Activision Patented a Way to Manipulate Online Games to ‘Encourage’ Microtransactions, Denies Using It


Activision has patented a “system and method for driving microtransactions in multiplayer video games” but denied it is being used in any game.

The behemoth multi-billion dollar Call of Duty publisher referred to the revelation as “an exploratory patent,” filed in 2015 by “an R&D team working independently from our game studios.” The patent describes ways in which to manipulate multiplayer matchmaking in order to “encourage” gamers to spend money on in-game purchases.

Lest this be interpreted any other way, Activision was ready with examples in the patent filing. In their own words:

For example, in one implementation, the system may include a microtransaction engine that arranges matches to influence game-related purchases. For instance, the microtransaction engine may match a more expert/marquee player with a junior player to encourage the junior player to make game-related purchases of items possessed/used by the marquee player. A junior player may wish to emulate the marquee player by obtaining weapons or other items used by the marquee player.

But that is far from the whole of it. The system would also (in theory) deliberately try to predict what items you might covet and dangle it like a digital carrot just beyond your reach:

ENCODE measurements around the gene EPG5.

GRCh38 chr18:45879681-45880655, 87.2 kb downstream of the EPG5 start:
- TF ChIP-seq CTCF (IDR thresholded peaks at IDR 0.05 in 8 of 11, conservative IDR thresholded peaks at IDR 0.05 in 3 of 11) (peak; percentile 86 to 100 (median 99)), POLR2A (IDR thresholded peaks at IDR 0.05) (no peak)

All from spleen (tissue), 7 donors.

In a particular example, the junior player may wish to become an expert sniper in a game (e.g., as determined from the player profile),” according to the patent. “The microtransaction engine may match the junior player with a player that is a highly skilled sniper in the game. In this manner, the junior player may be encouraged to make game-related purchases such as a rifle or other item used by the marquee player.

Of course, that presents an intrinsic need to validate that purchase. To do so, the patented methodology would simply turn you into the object of your former jealousy:

Doing so may enhance a level of enjoyment by the player for the game-related purchase, which may encourage future purchases. For example, if the player purchased a particular weapon, the microtransaction engine may match the player in a gameplay session in which the particular weapon is highly effective, giving the player an impression that the particular weapon was a good purchase. This may encourage the player to make future purchases to achieve similar gameplay results.

Activision went from $1.6 billion earned from in-game microtransactions in 2015 to $3.6 billion in 2016. However, the company told Rolling Stone‘s Glixel that the patented technology “has not been implemented in-game,” while developer Bungie, whose Destiny series is published by Activision, also denied using the tech.

Follow Nate Church @Get2Church on Twitter for the latest news in gaming and technology, and snarky opinions on both.


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